Reed-Muller Code

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The Reed-Muller codes are a family of linear , error-correcting codes that are used in the field of channel coding for secure data transmission and data storage. This class of codes was developed by Irving S. Reed and David E. Muller.


The binary Reed-Muller code was used by NASA in the Mariner expeditions (1969 to 1976) to Mars to send the photos taken of Mars to Earth . In particular, Mariner 9 used an RM code (1, 5) without a control matrix as Hadamard code (32, 6, 16), which means that six information bits were encoded in 32-bit long words and the minimum weight of the words was at least 16 which allowed 7 bits of error correction . The gray values ​​of a pixel were coded with the code words. More on this in Example 3 below for NASA's Mariner 9 spacecraft.


The following describes how a generator matrix of a Reed-Muller codes of length constructed


is a subset of the nonnegative integers


We define the indicator vectors in n-dimensional space :

on subsets by:

and - also in - the binary operation:

which is referred to as a wedge product .

is a -dimensional vector space over , so it is possible to write:

We define the following vectors of length in -dimensional space



where hyperplanes are in (with dimension ):

The Reed-Muller RM (d, r) code of order and length is the code generated by and the wedge product of up to the (where by agreement a wedge product of less than one vector equals the identity for this operator is).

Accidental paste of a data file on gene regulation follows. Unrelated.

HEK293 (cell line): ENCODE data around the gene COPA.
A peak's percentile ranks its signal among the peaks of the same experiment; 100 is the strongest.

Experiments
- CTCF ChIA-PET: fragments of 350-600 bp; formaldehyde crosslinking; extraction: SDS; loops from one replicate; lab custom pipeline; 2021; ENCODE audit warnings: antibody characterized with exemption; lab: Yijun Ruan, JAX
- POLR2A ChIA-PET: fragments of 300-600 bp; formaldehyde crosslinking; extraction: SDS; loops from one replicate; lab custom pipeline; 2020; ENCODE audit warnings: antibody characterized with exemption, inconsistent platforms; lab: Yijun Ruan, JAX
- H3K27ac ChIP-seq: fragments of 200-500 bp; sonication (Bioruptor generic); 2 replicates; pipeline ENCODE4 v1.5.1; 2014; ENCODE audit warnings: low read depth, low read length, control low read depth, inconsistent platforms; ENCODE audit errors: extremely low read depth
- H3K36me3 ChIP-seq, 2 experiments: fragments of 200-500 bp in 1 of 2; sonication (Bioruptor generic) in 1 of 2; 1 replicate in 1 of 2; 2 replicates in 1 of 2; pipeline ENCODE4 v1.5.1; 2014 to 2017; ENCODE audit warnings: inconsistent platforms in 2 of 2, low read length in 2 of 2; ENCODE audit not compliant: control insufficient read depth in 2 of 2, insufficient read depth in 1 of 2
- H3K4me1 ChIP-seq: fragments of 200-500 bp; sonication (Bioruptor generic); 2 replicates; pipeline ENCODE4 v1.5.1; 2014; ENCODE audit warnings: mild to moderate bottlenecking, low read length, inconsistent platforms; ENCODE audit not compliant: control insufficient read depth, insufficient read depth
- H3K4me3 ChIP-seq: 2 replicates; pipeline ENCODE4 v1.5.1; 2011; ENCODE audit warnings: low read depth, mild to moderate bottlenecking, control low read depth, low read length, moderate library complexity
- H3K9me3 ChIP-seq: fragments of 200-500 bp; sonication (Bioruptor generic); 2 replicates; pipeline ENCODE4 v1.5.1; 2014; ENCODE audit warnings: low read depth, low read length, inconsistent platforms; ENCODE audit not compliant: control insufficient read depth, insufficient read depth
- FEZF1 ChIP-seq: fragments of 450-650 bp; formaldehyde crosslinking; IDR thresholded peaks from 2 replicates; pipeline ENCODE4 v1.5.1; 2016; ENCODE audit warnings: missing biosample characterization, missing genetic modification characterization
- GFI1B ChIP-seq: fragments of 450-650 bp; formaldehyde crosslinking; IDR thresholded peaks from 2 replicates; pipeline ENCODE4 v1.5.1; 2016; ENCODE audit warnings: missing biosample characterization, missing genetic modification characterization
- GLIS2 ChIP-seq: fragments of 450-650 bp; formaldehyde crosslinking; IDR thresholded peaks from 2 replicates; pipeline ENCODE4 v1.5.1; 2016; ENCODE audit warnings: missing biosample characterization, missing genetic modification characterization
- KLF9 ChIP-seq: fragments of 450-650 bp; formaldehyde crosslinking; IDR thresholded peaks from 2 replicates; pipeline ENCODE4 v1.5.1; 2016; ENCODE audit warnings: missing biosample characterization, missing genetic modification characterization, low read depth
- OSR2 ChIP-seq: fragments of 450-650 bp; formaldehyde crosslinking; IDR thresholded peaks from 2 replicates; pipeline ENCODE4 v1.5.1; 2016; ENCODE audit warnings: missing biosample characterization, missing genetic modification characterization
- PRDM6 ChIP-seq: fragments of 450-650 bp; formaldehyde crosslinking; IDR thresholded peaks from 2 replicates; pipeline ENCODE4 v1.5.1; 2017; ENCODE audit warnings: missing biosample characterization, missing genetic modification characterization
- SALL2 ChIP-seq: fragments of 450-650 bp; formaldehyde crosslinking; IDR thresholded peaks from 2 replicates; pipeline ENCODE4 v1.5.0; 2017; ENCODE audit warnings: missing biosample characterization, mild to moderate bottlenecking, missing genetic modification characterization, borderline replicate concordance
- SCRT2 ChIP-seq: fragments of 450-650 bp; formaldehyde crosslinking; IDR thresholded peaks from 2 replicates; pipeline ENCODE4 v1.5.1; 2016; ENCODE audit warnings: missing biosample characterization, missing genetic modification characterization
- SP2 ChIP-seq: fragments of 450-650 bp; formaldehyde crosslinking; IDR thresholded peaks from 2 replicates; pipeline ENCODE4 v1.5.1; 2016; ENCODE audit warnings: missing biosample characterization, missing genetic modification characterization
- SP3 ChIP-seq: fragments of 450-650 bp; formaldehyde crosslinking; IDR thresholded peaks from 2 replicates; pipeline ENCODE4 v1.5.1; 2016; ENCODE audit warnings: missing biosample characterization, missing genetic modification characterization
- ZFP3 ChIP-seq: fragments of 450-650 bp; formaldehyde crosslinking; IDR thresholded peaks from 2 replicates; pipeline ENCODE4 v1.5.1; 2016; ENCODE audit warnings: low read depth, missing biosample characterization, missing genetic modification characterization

The following properties apply

  1. The set of all possible wedge products of up to d of forming a base of .
  2. The RM (d, r) code has the rank:
  3. It applies , where the bar product denotes two codes
  4. RM (d, r) has the minimum Hamming distance .

example 1

Be . Then , and


The RM (3,1) code is generated by the set

or more precisely through the rows of the matrix

Example 2

The RM (3,2) code is generated by the quantity

or more precisely through the rows of the matrix

Example 3: NASA's Mariner 9 spacecraft

The NASA Mariner 9 space probe from 1971 used a Reed-Muller code (1, 5) with a missing control matrix, which represents a special case of general Reed-Muller codes. This code was ultimately a Hadamard code with the parameters (32, 6, 16). With this RM code (32, 6, 16), 32-bit long code words were transmitted which encoded values, the code words having a Hamming distance of 16 between one another. These parameters were chosen based on the channel characteristics, the image resolution and the recording and transmission times, which made a word length of more than 30 bits sensible.

Due to the great distance between Mars and Earth, and the transmission devices that were not advanced at the time compared to today, the assumed bit error probability was 5%. The coding of a gray value in 6 bits without additional error correction mechanisms results in a gray value error probability of 26%. This means that about a quarter of a transmitted image arrives incorrectly at the recipient. By using the RM code (32, 6, 16) it was possible to reduce the gray value error probability to 0.01% with the same bit error probability of 5%.


Matrix of the Hadamard code (32, 6, 16) for the Reed-Muller code (1.5) of the NASA space probe Mariner 9 (1971/1972). The color black encodes the binary digit 1, and the color white encodes the binary digit 0.

The RM code (32, 6, 16) used is based on a Hadamard matrix .

The construction of takes place recursively from the Hadamard matrix

and the generation rule

This Sylvester construction creates the so-called Walsh matrices

which represent normalized Hadamard matrices of degree .